Post - Post-Durkheim Positivism and Suicide As...

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Post-Durkheim Positivism and Suicide. As Taylor ("Suicide", 1988) notes: "Although there have been hundreds of subsequent studies of suicide rates (not all by sociologists), no one since Durkheim has attempted to construct a complete, embracing theory of suicide. Many later studies have restricted themselves either to 'testing' the relationship between suicide and particular variables, or to refining and developing aspects of Durkheim's theory.". There are a number of different studies which we can briefly outline, in the above respect: 1. Halbwachs ("The Causes of Suicide", 1930): In this study, one aspect of suicide that Halbwachs identified was that related to the concept of "social isolation". Individuals who were socially isolated, in some way, suffered from a form of under regulation / lack of social integration and this made them more-susceptible to suicidal forms of behaviour. 2. Sainsbury ("Suicide In London", 1955) took the above a step further by trying to test the idea of the relationship between social isolation and suicide. Sainsbury found that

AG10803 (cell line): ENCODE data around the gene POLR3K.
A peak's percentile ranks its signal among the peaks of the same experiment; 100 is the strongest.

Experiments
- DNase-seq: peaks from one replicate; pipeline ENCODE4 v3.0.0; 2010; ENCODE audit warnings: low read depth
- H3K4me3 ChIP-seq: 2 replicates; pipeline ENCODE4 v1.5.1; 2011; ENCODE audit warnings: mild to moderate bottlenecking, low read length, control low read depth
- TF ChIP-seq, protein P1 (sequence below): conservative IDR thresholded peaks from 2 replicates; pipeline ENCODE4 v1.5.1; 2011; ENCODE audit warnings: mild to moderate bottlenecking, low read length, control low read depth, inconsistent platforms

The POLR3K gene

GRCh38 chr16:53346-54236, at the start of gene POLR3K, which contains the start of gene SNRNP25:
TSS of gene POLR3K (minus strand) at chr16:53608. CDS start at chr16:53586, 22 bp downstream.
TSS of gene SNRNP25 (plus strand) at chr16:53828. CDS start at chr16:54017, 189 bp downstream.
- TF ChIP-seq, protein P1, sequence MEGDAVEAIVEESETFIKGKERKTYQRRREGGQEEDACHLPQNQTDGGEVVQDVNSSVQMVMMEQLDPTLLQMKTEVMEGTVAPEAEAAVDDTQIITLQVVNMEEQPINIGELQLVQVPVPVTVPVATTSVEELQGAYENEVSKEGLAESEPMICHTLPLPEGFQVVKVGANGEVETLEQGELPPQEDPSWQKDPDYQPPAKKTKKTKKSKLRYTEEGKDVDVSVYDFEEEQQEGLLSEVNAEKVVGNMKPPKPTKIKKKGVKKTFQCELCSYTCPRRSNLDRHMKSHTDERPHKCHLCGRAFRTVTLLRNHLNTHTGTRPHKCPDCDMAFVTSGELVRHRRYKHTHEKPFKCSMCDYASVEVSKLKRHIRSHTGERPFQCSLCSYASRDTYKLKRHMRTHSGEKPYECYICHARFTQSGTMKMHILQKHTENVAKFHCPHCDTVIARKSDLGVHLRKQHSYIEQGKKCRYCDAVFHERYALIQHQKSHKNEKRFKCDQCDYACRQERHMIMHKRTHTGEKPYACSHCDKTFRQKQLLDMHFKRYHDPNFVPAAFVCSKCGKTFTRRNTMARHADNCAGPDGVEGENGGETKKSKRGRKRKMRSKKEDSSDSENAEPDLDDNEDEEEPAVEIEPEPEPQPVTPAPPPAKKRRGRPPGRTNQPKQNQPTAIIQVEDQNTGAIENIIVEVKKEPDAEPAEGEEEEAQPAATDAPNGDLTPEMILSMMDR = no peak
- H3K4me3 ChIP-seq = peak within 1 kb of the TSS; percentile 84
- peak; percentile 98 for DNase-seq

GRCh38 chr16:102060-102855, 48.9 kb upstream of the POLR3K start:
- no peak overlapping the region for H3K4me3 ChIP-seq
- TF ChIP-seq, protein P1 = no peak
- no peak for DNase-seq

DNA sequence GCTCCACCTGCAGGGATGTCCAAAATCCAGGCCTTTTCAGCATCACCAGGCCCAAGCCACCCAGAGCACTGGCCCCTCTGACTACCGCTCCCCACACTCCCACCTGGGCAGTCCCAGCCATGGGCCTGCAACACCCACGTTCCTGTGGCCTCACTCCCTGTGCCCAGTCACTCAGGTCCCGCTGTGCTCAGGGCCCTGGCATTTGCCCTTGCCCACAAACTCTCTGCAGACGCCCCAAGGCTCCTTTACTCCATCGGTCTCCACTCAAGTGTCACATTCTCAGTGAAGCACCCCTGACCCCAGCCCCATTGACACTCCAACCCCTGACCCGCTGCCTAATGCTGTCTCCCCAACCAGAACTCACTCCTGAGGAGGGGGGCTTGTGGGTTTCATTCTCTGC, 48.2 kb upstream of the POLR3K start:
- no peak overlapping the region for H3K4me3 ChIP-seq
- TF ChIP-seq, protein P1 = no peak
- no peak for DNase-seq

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Post - Post-Durkheim Positivism and Suicide As...

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